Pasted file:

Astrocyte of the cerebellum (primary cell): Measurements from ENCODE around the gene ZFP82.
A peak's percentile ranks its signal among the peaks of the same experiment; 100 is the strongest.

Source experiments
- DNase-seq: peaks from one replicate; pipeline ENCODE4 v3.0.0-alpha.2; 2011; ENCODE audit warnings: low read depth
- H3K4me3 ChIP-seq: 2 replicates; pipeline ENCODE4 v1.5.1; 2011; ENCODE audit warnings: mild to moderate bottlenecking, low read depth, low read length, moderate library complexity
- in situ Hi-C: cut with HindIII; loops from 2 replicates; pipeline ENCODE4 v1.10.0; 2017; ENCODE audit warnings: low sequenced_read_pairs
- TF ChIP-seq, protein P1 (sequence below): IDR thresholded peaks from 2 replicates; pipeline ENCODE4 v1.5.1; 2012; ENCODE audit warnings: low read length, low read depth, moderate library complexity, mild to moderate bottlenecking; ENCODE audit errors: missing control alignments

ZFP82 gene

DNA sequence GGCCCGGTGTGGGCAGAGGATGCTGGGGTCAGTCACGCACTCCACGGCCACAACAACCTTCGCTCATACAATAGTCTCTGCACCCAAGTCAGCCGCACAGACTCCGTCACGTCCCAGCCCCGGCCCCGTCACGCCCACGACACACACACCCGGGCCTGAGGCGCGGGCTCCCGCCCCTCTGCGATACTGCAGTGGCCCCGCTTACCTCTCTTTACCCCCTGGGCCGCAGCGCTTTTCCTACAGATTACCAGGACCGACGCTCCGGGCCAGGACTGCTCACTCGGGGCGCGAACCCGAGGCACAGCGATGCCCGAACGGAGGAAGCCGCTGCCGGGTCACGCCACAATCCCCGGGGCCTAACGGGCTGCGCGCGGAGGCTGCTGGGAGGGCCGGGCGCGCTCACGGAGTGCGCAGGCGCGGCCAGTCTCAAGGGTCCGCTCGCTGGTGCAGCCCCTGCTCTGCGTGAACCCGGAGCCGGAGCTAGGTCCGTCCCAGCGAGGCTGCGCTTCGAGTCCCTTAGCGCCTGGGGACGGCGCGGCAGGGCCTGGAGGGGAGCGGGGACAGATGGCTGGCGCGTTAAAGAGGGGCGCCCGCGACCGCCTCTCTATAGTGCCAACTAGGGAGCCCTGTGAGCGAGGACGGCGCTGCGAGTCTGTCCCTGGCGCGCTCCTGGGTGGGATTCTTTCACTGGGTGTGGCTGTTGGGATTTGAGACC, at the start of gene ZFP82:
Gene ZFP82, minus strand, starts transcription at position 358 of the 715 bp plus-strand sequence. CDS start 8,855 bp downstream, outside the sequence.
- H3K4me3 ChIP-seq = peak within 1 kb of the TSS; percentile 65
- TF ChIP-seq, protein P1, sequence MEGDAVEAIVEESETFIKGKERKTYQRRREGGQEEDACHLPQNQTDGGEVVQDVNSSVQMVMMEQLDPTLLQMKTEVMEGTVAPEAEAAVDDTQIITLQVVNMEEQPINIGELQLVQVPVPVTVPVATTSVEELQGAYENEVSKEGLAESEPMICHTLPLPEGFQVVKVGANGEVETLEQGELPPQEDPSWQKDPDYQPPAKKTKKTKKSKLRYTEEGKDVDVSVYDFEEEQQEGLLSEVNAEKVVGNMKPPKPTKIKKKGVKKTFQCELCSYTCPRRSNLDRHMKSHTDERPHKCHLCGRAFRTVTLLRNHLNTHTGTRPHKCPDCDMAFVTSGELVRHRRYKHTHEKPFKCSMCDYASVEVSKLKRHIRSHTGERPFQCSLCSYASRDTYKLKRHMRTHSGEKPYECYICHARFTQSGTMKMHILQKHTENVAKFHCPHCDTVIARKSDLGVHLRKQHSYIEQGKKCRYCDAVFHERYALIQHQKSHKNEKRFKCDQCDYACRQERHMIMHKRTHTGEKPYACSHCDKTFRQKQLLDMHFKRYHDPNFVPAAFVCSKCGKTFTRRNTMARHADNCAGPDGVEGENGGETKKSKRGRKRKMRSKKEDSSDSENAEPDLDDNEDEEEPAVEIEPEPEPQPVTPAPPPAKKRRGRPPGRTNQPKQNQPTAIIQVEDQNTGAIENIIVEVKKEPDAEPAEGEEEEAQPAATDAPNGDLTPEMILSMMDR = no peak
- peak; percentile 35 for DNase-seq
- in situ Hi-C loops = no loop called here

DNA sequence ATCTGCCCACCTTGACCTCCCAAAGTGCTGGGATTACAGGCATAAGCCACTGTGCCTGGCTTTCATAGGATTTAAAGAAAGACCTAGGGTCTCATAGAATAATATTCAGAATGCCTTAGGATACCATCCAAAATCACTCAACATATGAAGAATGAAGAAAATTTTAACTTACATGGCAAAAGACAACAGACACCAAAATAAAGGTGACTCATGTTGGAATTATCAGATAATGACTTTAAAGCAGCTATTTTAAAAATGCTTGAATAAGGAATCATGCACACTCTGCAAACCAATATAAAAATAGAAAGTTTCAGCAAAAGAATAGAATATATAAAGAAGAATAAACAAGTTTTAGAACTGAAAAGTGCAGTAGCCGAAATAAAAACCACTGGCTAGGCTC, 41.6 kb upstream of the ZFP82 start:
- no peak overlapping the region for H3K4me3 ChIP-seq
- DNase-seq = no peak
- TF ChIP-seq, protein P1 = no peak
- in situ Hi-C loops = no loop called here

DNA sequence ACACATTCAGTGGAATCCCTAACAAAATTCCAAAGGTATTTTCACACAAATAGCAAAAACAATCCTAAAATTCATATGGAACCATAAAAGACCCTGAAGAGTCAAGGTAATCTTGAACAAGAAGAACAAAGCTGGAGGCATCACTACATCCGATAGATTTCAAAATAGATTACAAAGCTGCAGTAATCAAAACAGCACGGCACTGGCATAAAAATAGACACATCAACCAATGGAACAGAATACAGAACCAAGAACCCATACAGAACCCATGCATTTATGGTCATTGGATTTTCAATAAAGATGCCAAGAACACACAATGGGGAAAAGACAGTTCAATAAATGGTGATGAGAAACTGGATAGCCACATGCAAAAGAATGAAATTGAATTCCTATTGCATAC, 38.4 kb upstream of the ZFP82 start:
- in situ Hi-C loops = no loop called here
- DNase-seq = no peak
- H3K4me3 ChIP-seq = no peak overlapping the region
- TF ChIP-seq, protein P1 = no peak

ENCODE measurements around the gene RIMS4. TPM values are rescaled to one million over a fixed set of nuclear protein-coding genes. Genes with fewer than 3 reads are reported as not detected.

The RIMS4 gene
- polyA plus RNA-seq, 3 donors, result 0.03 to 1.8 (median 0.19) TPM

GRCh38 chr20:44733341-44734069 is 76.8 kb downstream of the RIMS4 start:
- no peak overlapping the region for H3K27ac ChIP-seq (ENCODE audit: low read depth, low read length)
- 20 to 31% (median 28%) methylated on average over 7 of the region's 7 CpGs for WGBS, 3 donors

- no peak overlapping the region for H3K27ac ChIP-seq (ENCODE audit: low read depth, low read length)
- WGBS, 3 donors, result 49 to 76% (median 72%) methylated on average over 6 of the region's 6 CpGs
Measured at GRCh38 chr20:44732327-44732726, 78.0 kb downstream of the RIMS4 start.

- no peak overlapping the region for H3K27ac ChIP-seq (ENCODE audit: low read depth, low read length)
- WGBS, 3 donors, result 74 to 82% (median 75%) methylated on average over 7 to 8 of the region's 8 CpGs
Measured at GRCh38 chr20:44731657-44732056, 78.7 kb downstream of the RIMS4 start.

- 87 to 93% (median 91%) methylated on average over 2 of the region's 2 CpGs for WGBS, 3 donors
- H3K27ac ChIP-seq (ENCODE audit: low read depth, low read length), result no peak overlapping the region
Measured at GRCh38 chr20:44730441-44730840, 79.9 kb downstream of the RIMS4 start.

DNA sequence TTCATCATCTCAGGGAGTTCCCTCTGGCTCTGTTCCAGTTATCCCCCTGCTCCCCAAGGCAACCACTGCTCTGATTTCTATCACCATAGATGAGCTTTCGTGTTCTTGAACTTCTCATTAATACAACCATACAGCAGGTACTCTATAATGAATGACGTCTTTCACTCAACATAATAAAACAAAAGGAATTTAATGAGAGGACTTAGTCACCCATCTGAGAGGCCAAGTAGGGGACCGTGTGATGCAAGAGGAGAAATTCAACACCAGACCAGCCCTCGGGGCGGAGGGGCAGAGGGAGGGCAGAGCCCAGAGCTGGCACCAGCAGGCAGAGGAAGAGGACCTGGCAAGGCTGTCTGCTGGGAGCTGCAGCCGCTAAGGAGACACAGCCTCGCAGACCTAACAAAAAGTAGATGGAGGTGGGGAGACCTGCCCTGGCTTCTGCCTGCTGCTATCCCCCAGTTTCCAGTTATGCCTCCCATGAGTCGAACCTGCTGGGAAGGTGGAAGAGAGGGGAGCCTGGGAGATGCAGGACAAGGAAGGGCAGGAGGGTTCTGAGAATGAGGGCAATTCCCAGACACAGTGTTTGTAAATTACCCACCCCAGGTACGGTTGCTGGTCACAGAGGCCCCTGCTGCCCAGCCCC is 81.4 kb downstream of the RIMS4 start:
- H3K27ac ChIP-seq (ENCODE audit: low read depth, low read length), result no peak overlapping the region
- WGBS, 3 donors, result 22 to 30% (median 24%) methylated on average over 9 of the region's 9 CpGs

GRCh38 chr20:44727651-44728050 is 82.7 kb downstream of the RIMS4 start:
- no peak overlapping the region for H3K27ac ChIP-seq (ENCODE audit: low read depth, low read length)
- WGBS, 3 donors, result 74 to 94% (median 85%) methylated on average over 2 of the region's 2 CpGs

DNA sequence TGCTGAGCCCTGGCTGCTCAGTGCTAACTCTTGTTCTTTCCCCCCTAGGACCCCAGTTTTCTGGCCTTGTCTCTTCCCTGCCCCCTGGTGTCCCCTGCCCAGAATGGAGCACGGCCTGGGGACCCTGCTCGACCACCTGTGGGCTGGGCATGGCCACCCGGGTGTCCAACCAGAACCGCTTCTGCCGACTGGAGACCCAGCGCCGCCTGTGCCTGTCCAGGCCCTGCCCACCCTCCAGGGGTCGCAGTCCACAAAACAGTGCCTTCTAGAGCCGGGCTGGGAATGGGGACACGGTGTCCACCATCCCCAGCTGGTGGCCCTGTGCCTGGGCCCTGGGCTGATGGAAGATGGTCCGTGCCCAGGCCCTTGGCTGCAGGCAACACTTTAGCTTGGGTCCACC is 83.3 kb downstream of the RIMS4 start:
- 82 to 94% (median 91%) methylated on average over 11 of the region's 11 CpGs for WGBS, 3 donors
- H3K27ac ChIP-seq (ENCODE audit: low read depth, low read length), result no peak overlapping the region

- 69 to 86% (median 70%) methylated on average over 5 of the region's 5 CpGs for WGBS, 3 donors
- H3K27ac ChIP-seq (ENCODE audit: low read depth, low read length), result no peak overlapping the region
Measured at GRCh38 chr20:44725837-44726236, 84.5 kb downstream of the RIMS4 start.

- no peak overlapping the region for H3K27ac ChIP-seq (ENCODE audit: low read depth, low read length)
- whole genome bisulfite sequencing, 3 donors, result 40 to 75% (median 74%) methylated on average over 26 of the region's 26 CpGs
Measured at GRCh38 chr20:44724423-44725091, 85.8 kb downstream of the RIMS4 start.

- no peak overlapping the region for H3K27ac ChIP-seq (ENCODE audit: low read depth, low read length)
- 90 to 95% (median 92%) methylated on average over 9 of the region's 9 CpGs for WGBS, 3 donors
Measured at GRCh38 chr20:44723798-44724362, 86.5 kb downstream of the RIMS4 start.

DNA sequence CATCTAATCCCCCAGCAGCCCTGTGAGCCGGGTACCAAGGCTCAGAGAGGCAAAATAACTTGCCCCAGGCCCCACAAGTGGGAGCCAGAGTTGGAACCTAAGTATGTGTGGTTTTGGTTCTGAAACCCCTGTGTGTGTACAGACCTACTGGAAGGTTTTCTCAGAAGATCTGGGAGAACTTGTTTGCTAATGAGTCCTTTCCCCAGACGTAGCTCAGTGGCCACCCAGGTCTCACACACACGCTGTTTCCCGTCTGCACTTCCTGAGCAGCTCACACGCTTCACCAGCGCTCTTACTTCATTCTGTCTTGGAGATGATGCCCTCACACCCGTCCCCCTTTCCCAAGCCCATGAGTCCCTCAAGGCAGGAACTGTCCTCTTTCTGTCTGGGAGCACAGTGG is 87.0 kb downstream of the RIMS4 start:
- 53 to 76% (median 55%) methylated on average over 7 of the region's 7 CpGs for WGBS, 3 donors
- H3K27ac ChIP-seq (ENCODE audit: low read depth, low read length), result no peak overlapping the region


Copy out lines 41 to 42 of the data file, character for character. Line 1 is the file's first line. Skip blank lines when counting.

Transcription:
- H3K27ac ChIP-seq (ENCODE audit: low read depth, low read length), result no peak overlapping the region
- WGBS, 3 donors, result 22 to 30% (median 24%) methylated on average over 9 of the region's 9 CpGs